There will be people who want to go to France who will arrive and find out it is everything they had hoped and more. There will be people who went to France on a whim who arrive and think, "Uh oh. Do you think there's anyway I can turn around and go home now?"
And then there will be people who planned to go to France their whole lives, but who will spend the entire time in the hotel bathtub with a glass of wine, sobbing that the Eiffel Tower and Louvre were not nearly as pretty as they'd imagined.
And then other people, who merely suspected they might enjoy France if the possibility came up, find themselves running through fields in the French countryside, sunshine on their faces, arms spread wide, grinning like fools and yelling, "FRANCE! Who knew, amiright?"
I think the problems arise when you live in a culture where everyone assumes everyone must WANT to go to France. The concept that someone might not care for France -- or might enjoy French people or pictures of other peoples' vacations to France, but doesn't really want to go themselves -- or merely has a vague inclination toward France -- sits poorly with a lot of people.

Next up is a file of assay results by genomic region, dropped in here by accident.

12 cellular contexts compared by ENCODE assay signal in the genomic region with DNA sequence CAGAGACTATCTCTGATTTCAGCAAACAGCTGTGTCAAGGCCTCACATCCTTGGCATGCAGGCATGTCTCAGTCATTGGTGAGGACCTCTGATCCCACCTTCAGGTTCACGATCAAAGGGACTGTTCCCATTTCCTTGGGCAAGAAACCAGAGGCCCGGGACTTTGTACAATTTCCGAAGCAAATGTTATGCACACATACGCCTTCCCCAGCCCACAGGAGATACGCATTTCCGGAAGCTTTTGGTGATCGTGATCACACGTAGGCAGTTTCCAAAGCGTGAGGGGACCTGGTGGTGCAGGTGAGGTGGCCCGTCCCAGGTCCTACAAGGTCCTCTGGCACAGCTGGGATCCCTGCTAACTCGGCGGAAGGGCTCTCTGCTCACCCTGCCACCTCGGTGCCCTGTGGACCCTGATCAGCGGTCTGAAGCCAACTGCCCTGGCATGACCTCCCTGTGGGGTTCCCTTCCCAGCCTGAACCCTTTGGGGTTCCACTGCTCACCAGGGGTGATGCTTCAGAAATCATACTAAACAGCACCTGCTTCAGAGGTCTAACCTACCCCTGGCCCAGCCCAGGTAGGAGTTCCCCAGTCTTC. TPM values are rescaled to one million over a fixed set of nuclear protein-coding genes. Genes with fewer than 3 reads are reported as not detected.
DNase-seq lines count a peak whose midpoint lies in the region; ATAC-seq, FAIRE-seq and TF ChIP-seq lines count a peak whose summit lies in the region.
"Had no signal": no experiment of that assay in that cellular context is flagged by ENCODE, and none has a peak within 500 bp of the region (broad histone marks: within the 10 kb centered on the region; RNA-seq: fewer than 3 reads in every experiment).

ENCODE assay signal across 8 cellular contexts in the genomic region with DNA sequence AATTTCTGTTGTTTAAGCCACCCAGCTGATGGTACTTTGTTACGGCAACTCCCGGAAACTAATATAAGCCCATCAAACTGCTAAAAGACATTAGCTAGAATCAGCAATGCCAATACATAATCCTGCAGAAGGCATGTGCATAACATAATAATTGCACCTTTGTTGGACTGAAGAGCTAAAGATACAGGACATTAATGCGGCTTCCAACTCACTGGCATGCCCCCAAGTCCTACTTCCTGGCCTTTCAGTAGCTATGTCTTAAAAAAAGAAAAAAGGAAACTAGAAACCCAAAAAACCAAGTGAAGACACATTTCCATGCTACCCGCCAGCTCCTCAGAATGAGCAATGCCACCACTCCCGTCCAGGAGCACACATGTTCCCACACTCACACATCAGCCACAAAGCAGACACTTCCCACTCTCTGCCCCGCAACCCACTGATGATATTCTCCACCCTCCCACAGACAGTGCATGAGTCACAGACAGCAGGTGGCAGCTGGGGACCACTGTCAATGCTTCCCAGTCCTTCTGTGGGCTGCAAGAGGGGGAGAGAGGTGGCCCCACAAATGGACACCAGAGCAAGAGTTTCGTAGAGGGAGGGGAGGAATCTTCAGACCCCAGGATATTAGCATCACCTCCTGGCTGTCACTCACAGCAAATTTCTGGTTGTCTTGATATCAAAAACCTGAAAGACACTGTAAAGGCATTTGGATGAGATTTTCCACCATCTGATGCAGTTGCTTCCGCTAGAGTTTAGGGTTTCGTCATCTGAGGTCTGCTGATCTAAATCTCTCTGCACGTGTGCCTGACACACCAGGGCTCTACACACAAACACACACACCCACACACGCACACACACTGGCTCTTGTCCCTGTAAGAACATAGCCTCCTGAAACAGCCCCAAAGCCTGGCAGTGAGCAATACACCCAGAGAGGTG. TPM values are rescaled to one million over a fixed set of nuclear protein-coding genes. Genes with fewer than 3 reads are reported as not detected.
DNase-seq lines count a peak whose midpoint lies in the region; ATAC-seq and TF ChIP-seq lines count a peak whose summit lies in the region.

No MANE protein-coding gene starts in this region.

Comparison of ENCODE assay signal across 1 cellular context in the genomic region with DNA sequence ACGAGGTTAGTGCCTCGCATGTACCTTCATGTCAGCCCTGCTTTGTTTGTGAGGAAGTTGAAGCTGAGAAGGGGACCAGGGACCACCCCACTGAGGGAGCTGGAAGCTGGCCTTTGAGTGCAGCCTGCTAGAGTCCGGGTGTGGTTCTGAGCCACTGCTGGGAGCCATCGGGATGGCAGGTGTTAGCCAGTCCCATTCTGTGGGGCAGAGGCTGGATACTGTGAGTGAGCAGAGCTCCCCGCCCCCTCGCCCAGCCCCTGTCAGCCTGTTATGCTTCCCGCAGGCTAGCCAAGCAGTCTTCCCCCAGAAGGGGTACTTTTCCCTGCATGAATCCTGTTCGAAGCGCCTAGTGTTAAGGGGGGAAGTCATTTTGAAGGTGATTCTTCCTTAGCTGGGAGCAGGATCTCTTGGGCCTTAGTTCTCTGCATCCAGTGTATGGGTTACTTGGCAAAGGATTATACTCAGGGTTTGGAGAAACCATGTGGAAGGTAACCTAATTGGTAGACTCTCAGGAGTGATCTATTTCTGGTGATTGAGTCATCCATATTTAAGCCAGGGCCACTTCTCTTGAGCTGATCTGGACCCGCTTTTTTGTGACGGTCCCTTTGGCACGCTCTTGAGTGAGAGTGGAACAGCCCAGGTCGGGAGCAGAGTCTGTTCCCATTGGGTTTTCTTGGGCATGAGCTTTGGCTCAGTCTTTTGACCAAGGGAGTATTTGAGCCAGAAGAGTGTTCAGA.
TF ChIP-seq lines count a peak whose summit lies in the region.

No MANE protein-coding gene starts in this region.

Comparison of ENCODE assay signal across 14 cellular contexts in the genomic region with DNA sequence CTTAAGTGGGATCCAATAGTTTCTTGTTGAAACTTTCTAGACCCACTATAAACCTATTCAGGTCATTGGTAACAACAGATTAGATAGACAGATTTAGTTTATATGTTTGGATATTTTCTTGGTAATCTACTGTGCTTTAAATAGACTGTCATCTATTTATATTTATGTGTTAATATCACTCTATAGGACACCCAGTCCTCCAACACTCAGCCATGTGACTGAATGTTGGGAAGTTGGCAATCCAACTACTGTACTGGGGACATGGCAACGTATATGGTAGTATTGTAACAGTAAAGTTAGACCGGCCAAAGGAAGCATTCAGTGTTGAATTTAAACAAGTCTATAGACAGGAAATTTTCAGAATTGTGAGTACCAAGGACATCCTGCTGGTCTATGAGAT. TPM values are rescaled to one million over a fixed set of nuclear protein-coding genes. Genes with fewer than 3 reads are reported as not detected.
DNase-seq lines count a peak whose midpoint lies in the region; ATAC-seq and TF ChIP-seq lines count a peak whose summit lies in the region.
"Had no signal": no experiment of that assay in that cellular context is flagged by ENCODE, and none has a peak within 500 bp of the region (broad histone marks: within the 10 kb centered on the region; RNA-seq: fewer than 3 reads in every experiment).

The fact is, we have a complicated relationship with France, made more complicated still by a cultural insistence that everyone MUST LOVE FRANCE and MUST WANT TO GO TO THERE, and most importantly, THERE IS ONLY ONE RIGHT WAY TO GO TO FRANCE.
Which means people who don't want to go to France, or people who shouldn't go to France, lest they give the rest of us a bad name, or people who haven't thought it through ... well, they go to France.
And then hate it. And then poor, innocent French people suffer for their mistake.
And people who don't ever get to go, but wanted to go, start feeling resentful of everyone who goes all the damn time. And maybe in the meantime, they could have done some other things, enjoyed the life they had -- but they couldn't stop thinking about France.